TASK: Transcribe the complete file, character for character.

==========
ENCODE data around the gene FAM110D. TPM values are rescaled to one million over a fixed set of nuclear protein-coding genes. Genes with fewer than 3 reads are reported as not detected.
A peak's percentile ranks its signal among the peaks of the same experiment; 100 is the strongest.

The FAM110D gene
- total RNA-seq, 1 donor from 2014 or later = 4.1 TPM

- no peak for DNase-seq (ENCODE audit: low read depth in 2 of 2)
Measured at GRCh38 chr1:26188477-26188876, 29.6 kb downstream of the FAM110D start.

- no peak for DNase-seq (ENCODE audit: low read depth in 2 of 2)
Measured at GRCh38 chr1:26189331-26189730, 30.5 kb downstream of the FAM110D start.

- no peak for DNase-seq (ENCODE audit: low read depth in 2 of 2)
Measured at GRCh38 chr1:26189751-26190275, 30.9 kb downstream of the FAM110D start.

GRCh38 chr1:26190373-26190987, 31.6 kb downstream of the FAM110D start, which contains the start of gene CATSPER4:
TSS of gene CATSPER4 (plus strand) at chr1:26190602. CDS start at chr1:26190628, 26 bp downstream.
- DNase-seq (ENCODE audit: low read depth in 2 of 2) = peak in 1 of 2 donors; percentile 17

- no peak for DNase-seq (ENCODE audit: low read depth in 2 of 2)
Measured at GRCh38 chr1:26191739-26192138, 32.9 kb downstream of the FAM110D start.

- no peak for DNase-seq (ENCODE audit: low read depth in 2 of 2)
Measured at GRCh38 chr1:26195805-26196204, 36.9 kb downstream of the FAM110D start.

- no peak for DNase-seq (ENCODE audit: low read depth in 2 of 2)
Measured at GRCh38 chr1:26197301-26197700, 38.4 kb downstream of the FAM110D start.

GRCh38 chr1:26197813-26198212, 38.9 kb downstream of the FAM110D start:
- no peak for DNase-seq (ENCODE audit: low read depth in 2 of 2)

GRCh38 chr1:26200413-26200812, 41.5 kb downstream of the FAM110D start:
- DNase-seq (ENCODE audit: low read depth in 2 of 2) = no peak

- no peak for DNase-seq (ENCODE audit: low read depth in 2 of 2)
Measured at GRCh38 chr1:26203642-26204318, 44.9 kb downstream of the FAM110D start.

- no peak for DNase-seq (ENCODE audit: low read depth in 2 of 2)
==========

ENCODE data around the gene FAM110D. TPM values are rescaled to one million over a fixed set of nuclear protein-coding genes. Genes with fewer than 3 reads are reported as not detected.
A peak's percentile ranks its signal among the peaks of the same experiment; 100 is the strongest.

The FAM110D gene
- total RNA-seq, 1 donor from 2014 or later = 4.1 TPM

- no peak for DNase-seq (ENCODE audit: low read depth in 2 of 2)
Measured at GRCh38 chr1:26188477-26188876, 29.6 kb downstream of the FAM110D start.

- no peak for DNase-seq (ENCODE audit: low read depth in 2 of 2)
Measured at GRCh38 chr1:26189331-26189730, 30.5 kb downstream of the FAM110D start.

- no peak for DNase-seq (ENCODE audit: low read depth in 2 of 2)
Measured at GRCh38 chr1:26189751-26190275, 30.9 kb downstream of the FAM110D start.

GRCh38 chr1:26190373-26190987, 31.6 kb downstream of the FAM110D start, which contains the start of gene CATSPER4:
TSS of gene CATSPER4 (plus strand) at chr1:26190602. CDS start at chr1:26190628, 26 bp downstream.
- DNase-seq (ENCODE audit: low read depth in 2 of 2) = peak in 1 of 2 donors; percentile 17

- no peak for DNase-seq (ENCODE audit: low read depth in 2 of 2)
Measured at GRCh38 chr1:26191739-26192138, 32.9 kb downstream of the FAM110D start.

- no peak for DNase-seq (ENCODE audit: low read depth in 2 of 2)
Measured at GRCh38 chr1:26195805-26196204, 36.9 kb downstream of the FAM110D start.

- no peak for DNase-seq (ENCODE audit: low read depth in 2 of 2)
Measured at GRCh38 chr1:26197301-26197700, 38.4 kb downstream of the FAM110D start.

GRCh38 chr1:26197813-26198212, 38.9 kb downstream of the FAM110D start:
- no peak for DNase-seq (ENCODE audit: low read depth in 2 of 2)

GRCh38 chr1:26200413-26200812, 41.5 kb downstream of the FAM110D start:
- DNase-seq (ENCODE audit: low read depth in 2 of 2) = no peak

- no peak for DNase-seq (ENCODE audit: low read depth in 2 of 2)
Measured at GRCh38 chr1:26203642-26204318, 44.9 kb downstream of the FAM110D start.

- no peak for DNase-seq (ENCODE audit: low read depth in 2 of 2)